What A Wonderful World It Might Be…

I was researching a project last night which led me to this 1930s-40s in Color (Set) on Flickr.  The photo below wasn’t really germane to what I was looking for, but like so many other stream-of-consciousness digressions on the web, it does enjoy an odd synchronicity with so many year-end blog entries I’ve been reading lately.  Namely, how most of us view this first decade of the new millenium as something of a bust.  And no, that’s not my opinion; according to the Pew Research people, that’s a fact (details here).

Of course, the events of the day will always effect how you view things and this Downhill Decade has been lousy with fear.  We kicked off with the Y2K hysteria then quickly plowed into the wrenching impact of 9/11 which cast a long shadow across the national psyche.  On and on, the news presented a steady drumbeat of negativity, from Hurricane Katrina to Islamic fundamentalism to Wall Street venality and even my beloved Irish’ ongoing ineptitude on the gridiron: it’s been a decade rife with fear.

But, to quote John Goodman’s character Gale Snoats in the imminently quotable Raising Arizona, “I would rather light a candle then curse your darkness.”  And so, take a moment and look at this railcar from long ago, snapped by a true American treasure, photographer Jack Delano.  This was just one of a 50-car railroad carnival that traveled the Eastern Seaboard for three decades, starting in 1933.  Delano spotted it at the Vermont State Fair of 1941.  Take a moment and read that strong, confident typeface promising a better experience.  And let’s all take a moment to keep that in mind as a sort-of mental motto as we tumble into this millenium’s second decade.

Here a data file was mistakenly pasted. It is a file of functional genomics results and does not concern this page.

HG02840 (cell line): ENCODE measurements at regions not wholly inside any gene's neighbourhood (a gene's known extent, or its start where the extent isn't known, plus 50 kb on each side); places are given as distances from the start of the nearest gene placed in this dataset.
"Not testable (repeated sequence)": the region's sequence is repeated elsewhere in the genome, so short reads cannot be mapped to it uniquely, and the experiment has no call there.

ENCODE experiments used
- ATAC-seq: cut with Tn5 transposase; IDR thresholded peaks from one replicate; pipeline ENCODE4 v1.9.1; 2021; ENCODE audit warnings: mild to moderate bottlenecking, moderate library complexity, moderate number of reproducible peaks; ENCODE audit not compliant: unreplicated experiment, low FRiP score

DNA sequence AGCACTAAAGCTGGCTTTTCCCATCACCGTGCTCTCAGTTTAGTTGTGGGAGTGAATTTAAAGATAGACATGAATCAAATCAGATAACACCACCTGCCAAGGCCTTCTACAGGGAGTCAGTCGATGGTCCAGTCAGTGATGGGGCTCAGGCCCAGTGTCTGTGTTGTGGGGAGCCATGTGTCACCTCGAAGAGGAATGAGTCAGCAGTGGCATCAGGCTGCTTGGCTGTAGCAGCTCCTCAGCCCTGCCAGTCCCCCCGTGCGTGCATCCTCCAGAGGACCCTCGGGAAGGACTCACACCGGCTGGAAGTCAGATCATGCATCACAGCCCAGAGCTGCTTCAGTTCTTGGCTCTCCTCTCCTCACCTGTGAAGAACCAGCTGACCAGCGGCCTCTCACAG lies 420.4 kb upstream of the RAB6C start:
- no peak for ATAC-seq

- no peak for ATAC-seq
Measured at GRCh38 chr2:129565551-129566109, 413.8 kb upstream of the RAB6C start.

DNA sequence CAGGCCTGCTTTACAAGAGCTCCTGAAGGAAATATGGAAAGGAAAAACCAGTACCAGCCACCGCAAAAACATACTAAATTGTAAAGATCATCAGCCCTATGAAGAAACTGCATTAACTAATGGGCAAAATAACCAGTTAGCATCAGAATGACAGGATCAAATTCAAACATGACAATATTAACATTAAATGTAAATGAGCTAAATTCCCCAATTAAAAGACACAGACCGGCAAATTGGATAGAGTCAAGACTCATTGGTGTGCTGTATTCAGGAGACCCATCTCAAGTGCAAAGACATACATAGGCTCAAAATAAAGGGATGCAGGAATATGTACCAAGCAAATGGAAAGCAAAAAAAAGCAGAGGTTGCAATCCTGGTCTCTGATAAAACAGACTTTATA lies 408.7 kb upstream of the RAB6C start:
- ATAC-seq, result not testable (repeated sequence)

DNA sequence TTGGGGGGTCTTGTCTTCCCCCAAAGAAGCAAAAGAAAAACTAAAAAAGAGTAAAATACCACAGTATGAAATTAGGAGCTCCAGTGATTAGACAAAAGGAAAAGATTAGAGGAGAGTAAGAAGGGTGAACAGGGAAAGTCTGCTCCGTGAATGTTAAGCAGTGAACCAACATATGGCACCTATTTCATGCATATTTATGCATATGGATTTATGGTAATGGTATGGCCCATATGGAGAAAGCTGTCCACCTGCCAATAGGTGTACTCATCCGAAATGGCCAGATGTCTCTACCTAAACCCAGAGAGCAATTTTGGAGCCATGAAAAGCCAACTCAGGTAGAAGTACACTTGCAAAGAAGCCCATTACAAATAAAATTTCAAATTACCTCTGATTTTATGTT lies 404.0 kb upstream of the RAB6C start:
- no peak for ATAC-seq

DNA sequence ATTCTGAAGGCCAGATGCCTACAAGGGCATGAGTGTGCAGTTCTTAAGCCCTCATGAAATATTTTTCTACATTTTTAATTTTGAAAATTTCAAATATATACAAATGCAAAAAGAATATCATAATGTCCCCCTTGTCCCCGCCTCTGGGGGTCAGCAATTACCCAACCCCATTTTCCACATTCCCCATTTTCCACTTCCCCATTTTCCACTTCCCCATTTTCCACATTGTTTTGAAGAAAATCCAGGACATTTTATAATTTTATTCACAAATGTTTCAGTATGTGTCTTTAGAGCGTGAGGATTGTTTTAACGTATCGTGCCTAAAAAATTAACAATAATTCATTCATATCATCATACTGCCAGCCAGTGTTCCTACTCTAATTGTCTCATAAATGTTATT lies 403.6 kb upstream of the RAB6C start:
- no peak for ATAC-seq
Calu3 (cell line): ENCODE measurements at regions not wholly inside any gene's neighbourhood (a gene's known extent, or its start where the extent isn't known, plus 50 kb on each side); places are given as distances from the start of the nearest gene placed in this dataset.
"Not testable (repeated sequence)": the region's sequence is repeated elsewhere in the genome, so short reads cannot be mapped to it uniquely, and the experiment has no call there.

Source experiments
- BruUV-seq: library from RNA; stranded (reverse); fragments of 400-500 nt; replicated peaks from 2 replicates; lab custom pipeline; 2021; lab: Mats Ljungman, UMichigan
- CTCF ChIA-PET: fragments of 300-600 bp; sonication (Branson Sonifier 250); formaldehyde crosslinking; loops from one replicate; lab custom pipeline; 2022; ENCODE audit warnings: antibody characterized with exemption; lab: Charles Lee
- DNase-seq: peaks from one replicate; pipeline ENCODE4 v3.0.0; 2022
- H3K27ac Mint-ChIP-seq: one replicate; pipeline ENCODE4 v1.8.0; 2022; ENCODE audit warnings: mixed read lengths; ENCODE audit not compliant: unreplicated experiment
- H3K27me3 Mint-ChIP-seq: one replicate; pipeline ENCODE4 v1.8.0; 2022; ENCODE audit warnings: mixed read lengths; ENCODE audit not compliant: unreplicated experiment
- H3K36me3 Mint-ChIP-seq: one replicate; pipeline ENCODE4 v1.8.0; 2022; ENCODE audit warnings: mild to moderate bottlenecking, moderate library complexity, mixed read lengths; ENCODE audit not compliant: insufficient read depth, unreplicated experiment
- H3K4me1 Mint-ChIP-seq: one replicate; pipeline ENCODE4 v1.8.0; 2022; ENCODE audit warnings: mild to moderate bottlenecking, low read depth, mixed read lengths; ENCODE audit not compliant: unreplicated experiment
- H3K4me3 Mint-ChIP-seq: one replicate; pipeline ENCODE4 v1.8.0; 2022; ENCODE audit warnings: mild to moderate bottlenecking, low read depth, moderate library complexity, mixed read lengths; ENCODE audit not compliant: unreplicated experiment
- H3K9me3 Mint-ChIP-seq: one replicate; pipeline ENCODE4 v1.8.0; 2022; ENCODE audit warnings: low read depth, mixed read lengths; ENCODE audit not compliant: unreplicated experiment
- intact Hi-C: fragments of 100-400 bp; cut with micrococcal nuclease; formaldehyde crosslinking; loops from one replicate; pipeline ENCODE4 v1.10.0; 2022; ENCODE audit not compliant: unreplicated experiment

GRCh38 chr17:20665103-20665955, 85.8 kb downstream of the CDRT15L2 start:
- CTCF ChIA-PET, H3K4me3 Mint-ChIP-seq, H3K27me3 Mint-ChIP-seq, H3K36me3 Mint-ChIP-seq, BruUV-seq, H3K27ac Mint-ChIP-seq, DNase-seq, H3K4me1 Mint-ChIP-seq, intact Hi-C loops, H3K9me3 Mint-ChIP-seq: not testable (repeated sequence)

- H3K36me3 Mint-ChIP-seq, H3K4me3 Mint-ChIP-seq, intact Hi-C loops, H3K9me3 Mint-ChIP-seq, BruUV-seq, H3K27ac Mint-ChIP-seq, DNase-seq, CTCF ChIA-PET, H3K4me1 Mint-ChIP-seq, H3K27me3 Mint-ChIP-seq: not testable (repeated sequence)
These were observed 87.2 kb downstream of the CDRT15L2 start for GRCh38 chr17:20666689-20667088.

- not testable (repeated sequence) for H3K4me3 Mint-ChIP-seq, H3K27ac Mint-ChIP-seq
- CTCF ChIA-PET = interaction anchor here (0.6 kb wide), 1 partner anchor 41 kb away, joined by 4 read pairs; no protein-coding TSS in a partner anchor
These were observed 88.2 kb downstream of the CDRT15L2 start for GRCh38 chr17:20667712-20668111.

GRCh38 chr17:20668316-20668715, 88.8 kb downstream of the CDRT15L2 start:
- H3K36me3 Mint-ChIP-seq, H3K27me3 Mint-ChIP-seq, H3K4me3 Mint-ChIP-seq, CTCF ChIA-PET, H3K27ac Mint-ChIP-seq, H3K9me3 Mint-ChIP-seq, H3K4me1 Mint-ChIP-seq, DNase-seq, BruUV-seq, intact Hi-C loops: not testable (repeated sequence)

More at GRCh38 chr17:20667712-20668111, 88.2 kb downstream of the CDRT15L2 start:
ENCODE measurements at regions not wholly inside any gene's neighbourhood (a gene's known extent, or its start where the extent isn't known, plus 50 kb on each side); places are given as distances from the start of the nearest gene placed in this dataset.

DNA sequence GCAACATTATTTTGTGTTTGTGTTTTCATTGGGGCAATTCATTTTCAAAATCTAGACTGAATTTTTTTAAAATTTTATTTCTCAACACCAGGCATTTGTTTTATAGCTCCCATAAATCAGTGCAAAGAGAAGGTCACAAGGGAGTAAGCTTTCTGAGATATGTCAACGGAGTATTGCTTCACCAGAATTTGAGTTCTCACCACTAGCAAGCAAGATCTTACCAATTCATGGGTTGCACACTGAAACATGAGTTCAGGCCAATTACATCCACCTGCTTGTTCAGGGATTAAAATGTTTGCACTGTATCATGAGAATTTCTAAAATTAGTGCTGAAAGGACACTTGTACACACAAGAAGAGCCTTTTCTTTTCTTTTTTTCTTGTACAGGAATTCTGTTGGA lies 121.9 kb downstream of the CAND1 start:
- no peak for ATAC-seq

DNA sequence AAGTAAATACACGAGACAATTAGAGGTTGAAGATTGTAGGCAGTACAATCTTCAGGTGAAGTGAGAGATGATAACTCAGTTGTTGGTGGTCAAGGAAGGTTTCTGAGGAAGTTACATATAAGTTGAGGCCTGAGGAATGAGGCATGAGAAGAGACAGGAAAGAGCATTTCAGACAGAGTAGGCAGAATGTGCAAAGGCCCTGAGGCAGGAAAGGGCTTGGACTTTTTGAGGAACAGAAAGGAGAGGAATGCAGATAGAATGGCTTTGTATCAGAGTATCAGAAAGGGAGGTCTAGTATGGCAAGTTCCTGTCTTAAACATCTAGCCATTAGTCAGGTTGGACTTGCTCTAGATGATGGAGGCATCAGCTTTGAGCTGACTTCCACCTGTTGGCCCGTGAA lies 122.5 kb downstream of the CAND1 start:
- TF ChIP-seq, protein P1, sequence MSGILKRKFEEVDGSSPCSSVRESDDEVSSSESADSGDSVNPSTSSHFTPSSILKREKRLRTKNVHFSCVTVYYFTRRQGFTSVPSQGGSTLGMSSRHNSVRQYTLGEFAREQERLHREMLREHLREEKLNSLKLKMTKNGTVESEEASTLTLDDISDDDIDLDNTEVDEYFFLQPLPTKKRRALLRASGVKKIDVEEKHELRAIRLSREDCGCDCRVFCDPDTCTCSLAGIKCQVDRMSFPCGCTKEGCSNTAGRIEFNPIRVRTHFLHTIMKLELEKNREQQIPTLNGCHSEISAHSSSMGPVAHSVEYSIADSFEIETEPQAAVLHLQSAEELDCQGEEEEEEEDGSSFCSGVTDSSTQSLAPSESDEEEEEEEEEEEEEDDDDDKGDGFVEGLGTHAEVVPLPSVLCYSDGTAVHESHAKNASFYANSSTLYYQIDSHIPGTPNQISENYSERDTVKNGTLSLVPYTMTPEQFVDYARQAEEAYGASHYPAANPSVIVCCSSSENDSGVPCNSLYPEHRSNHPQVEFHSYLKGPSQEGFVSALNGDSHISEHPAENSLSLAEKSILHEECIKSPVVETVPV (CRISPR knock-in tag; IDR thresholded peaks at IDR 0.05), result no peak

We can choose to make this a World of Mirth, even should some boneheaded Nigerian try to make it a world of evil and needless brutality.  Mirth can prevail if we will it so.  Joy is a choice.  I choose joy.

And hope this Kelly fella can do something about Notre Dame football.

By Dennis Ryan, CCO, Element 79

mark wegener says:

I guess Edith Wharton’s idea of a mere House of Mirth was insufficient. Go big or go home, Edith.